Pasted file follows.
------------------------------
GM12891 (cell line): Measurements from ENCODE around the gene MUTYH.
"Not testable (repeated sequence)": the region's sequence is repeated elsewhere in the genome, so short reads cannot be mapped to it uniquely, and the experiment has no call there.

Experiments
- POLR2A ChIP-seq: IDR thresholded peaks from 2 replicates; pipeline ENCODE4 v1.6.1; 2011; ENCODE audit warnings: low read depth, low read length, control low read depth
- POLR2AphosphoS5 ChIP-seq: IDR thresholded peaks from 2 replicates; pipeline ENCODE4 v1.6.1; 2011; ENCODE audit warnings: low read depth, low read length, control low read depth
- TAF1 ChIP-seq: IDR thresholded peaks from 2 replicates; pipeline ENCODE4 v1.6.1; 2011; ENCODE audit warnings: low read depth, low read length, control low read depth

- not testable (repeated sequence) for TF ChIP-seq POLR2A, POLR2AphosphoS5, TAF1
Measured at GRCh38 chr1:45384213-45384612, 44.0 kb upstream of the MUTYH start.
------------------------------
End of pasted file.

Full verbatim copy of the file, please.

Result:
GM12891 (cell line): Measurements from ENCODE around the gene MUTYH.
"Not testable (repeated sequence)": the region's sequence is repeated elsewhere in the genome, so short reads cannot be mapped to it uniquely, and the experiment has no call there.

Experiments
- POLR2A ChIP-seq: IDR thresholded peaks from 2 replicates; pipeline ENCODE4 v1.6.1; 2011; ENCODE audit warnings: low read depth, low read length, control low read depth
- POLR2AphosphoS5 ChIP-seq: IDR thresholded peaks from 2 replicates; pipeline ENCODE4 v1.6.1; 2011; ENCODE audit warnings: low read depth, low read length, control low read depth
- TAF1 ChIP-seq: IDR thresholded peaks from 2 replicates; pipeline ENCODE4 v1.6.1; 2011; ENCODE audit warnings: low read depth, low read length, control low read depth

- not testable (repeated sequence) for TF ChIP-seq POLR2A, POLR2AphosphoS5, TAF1
Measured at GRCh38 chr1:45384213-45384612, 44.0 kb upstream of the MUTYH start.